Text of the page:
A punch list is a vital element of closing out of any project in which a contractor creates a document that lists any work that has not been completed or been incorrectly done. The punch list (also called snag list if you’re in Ireland, New Zealand, U.K, or Ireland) needs to be completed before a project can be considered finished in compliance with the contracts’ conditions in construction before it can be turned over to the owner. Generally, the contract includes the right to withhold payment until all the punch lists have been completed and the owner is satisfied with the final output.
Fun fact: the word “punch list” derived its name from the old method of punching holes in the margin next to the specific item on the list, indicating that the task is carried out correctly.
What is a Zero Punch List (or ZPL)?
A zero punch list indicates a construction project with zero remaining items to fix or address at its conclusion. The fewer rectifications that need to be made, the more profitable the project is for the contractors, and the happier the owners will be. In comparison, punch lists are conventional and honored through the years by the contractors, many targets for the zero-punch projects to save money, hassle, and time in the project lifecycle and in the long run.
To achieve this goal, the Quality Control aspect of Quality Management must be a top priority. Every action of the project should be inspected for quality before moving on to the next phase. This can minimize the end of the project rework and allows the contractors to reach their zero-punch targets.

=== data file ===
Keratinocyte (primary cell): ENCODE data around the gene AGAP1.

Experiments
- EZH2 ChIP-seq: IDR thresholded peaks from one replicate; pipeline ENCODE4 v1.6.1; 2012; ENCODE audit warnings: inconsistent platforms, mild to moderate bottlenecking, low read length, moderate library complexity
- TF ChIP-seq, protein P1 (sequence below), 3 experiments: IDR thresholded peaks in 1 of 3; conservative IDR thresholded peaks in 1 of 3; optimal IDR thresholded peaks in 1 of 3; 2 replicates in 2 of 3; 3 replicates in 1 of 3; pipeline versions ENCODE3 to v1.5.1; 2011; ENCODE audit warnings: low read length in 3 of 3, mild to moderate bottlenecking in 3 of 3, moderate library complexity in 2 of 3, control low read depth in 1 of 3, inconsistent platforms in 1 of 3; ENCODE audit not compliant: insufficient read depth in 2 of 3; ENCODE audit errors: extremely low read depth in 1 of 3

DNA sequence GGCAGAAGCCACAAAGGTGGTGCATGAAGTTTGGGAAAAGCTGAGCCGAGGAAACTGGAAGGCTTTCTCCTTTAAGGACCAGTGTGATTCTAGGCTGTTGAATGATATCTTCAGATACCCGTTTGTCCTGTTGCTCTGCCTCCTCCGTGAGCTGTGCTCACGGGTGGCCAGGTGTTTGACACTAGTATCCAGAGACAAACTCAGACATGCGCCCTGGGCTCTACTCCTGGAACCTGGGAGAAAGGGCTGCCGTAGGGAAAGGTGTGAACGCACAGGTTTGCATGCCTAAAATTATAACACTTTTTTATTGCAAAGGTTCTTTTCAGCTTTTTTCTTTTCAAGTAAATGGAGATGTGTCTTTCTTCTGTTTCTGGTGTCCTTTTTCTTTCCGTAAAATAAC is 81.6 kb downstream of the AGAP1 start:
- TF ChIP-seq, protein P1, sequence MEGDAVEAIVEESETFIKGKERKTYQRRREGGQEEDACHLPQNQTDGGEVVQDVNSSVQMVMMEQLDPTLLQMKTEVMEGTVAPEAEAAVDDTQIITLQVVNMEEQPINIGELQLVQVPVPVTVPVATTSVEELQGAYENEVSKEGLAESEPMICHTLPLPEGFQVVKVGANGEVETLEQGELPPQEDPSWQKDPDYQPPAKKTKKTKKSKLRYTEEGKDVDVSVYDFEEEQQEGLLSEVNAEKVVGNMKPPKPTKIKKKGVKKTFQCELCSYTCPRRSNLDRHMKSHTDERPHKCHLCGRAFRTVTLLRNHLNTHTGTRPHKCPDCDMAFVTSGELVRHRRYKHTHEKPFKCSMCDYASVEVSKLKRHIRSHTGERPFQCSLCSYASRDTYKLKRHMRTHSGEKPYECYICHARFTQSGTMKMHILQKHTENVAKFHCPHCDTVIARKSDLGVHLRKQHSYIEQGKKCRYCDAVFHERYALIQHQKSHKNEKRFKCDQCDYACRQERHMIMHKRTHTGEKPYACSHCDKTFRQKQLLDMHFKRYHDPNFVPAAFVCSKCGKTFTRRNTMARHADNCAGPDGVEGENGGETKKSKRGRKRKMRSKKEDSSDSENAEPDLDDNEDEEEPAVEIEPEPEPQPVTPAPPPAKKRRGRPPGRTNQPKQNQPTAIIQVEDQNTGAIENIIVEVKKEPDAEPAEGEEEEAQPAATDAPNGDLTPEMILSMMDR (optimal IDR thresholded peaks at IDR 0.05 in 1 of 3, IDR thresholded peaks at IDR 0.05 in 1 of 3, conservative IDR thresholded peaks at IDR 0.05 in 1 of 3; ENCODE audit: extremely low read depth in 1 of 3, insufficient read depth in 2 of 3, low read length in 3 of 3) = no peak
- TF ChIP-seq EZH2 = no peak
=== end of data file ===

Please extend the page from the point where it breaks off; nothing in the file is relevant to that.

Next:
Examples of Punch List Items
A construction punch list will usually include the following items:
Items for testing:
– Doors and windows
– Thermostat system
– Plumbing fixtures
– Mechanical elements
– Wireless connections such as internet and phone cables
– HVAC zoning, etc.
– Covers for lighting fixtures
– Paint touch-ups
– Coatings and sealants
– Grouting, etc.
Items to fix:
– Plumbing fixture leakage
– Drywall damages
– Misaligned installation of deliverables
Punch Listing Roles
Many key stakeholders are involved in the construction punch list process, including the project owner, general contractor, subcontractors, architects, and designers.